How Much It Can Cost Monthly To Live Independently As A Student In Manila
Let’s be honest. Sometimes, our biggest motivation as students is to do well in school and get involved in various orgs or activities so that we get a good jumpstart in the real world when we finally graduate. Personally, I feel that at one point or another, every student wonders what it’s like to be independent—not having to wait for allowance, being able to make your own, and taking charge of your life completely.
When I first moved out nearly five years ago at 19, it seemed like every college kid’s dream. On weekdays, I would get assigned to do five-hour shifts in malls around Metro Manila as a fundraiser. On weekends, I would work shifts or help out in events for an escape room game facility and events company. The 15th and the 30th of every month were my favorite days, it meant that I could treat myself to a good meal or a new outfit.
Since I was in-charge of my day-to-day schedule and was no longer living under my parents’ roof, I didn’t have to follow any rules or a curfew. Total freedom, as many would put it. I went out with my friends to get coffee or to party. When I would get a couple of free days off, I would plan spontaneous trips to nearby destinations. Because the first few months were filled with a lot of firsts, everything was fun and exciting.
Months, and even years, went on and finally, I realized it’s not always parties, gimmicks, and roadtrips. Independence gives you full liberty over most of your life decisions. However, the hard pill to swallow here is that to enjoy being “free,” there is almost always an equivalent price tag to everything. Living expenses and bills will come pouring in and just as the most basic principle of economics dictates—the wants and needs are always never-ending while the resources will always be scarce. Let’s break down how much you’ll be needing to survive in Manila in a month, shall we?
Rent – P8,000
Based on the area you want to stay, this can go up much higher or much lower. Prior to moving into a shared condo, I was living in a condormitel so my rent was about half of what I’m paying now. There are now a lot of places that offer a shared-living arrangement that can help you save. Just as in most things, there’s always a trade-off. Also keep in mind that on top of the monthly fee, most properties require about three times the amount as deposit before you could move in.
Utility Bills (Electricity, Water, Internet, WiFi) – P4,000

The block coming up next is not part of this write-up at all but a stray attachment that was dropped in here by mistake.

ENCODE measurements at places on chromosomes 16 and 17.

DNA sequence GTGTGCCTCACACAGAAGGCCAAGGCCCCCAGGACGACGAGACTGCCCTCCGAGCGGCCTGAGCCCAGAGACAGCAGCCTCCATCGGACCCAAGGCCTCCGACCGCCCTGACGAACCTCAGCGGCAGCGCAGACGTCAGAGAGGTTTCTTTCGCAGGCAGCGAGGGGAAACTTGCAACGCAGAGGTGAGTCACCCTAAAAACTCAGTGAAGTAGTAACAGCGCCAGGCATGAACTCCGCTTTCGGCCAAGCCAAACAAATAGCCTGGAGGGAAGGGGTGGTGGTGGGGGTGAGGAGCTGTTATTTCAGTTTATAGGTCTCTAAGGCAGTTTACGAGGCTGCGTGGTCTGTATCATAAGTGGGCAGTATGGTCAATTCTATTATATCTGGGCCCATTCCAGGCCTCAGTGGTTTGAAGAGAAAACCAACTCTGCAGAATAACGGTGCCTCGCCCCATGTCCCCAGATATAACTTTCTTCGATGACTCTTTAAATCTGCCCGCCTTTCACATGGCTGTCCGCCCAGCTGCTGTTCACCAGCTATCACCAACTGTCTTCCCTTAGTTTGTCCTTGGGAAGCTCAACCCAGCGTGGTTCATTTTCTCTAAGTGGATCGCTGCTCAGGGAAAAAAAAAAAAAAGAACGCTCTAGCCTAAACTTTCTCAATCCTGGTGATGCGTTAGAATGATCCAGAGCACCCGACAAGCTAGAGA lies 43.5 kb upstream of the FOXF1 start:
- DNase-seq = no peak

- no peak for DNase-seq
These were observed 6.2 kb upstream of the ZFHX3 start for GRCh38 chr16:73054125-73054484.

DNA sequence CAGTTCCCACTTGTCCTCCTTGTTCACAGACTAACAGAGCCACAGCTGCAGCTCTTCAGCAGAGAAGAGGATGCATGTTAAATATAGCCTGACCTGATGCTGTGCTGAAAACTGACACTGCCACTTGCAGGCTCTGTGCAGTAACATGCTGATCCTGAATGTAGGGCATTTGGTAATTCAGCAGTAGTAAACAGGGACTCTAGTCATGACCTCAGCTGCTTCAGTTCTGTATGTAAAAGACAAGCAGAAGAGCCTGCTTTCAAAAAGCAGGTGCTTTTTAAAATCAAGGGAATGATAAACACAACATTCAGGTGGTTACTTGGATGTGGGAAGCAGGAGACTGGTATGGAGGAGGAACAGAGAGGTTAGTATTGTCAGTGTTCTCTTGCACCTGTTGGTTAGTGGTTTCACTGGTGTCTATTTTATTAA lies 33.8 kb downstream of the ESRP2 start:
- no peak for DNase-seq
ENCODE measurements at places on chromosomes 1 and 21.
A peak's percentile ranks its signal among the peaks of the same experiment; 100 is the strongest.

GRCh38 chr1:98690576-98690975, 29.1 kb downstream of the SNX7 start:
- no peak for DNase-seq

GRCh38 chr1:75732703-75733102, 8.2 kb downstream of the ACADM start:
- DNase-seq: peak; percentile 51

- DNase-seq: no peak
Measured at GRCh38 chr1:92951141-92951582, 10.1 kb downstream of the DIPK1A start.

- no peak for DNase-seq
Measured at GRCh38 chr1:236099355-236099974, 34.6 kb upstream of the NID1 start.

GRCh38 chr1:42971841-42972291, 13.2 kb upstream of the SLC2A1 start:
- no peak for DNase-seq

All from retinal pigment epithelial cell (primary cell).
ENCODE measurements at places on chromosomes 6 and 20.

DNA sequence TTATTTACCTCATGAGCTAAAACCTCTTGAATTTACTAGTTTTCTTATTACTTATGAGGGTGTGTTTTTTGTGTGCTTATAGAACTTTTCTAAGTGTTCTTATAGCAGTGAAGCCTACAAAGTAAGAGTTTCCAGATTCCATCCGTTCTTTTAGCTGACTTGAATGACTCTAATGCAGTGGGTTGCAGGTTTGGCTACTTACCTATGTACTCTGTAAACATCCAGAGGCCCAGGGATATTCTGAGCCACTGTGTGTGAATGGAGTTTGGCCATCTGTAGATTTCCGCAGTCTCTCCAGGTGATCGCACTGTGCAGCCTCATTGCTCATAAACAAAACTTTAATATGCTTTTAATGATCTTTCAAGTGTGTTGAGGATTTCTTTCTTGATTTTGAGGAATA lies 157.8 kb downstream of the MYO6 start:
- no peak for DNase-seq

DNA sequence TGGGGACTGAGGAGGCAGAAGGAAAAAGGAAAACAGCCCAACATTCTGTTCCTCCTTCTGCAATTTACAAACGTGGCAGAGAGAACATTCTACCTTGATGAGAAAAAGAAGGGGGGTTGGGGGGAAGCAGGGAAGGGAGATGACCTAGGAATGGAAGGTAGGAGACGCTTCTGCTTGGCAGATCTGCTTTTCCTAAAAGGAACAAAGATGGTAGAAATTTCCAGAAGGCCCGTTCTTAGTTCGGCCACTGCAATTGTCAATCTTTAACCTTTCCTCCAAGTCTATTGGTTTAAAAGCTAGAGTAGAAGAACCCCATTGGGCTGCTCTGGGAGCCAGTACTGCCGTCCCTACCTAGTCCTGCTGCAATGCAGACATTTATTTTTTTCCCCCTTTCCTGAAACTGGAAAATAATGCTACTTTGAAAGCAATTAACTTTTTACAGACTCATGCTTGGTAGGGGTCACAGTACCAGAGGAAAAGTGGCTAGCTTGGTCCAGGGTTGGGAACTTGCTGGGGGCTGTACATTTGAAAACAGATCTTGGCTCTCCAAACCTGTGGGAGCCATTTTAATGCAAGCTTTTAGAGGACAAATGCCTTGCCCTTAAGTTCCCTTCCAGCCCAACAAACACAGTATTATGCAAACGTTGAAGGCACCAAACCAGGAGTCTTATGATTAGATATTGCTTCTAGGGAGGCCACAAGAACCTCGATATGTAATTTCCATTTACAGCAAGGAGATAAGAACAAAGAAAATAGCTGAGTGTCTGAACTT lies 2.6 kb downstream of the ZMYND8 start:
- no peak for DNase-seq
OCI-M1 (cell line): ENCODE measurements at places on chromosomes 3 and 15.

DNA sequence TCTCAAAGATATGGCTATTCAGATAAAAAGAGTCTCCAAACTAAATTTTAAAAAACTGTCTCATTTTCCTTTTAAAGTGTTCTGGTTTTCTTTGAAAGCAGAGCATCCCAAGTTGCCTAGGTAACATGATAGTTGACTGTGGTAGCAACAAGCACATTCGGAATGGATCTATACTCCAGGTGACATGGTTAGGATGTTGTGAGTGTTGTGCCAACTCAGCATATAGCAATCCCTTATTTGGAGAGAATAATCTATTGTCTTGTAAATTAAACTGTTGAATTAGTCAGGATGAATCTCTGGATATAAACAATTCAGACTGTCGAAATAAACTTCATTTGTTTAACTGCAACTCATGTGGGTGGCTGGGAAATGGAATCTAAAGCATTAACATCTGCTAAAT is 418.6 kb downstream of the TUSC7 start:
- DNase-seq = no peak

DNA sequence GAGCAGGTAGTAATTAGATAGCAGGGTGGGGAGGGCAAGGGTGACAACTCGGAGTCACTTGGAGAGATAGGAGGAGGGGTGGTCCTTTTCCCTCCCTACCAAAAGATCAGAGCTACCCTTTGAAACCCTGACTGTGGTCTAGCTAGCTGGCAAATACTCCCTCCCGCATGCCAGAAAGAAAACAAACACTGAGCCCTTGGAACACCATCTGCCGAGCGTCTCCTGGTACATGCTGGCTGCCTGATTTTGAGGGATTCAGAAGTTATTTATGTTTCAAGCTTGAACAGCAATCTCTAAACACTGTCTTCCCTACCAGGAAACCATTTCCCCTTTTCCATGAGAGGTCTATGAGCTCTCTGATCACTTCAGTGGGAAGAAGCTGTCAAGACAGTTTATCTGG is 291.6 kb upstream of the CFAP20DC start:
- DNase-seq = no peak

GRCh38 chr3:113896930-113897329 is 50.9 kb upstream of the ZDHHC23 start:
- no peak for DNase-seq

This amount is very much dependent on your consumption—are you using an A/C unit or just a fan? How long do you keep them on each day? Which WiFi package will you be getting or can you survive off data alone? How much time do you spend in the shower? It can also be affected by the fluctuating prices in the market.
Communication (Prepaid or Postpaid) – P2,500
Because having enough load to call and text is an everyday must-have especially when you’re living by yourself.
Food – P10,000
If you’re less frequently hungry than I am then you’re very lucky! Expect that you’ll be spending a huge chunk of your money for food. Based on my observation and experience, the average price for a meal is at around P60. You’ll be eating at least three times a day with some meals more expensive than the other especially when you’re out and you have to attend meetings or just extra hungry.
Transportation – P5,000
I always tell my friends, it takes money to make money. Aside from the basics, you’ll need to allot some resources for transportation because there’s no other way to get around.
*not including savings and insurance, medical emergency funds, shopping, and travel
What I learned
In the Philippines, the minimum wage is at around P450 per day or around 13,500 per month. Looking at the numbers alone, one can conclude that an entire month’s pay might not even be enough to make ends meet for those who are supporting more than one mouth.
Surviving in a fast-moving and highly populated cosmopolitan city really has a hefty price tag to it. It takes a lot of grit, resourcefulness, and creativity to make ends meet. Understanding these numbers is also a good bench mark to keep our privilege in check—most of us are very fortunate to have access to information, a roof above our head, food on our table, clothes on our backs and occasional trips for leisure.
Likewise, aside from looking out for ourselves by putting extra in our savings or insurance, we can make society a better place through our own little ways. Buy from local businesses built by smaller scale entrepreneurs. Pay your creative friends their asking rate or at least avoid haggling beyond what’s reasonable. Respect and value the people around you, most of them are just hustling, too.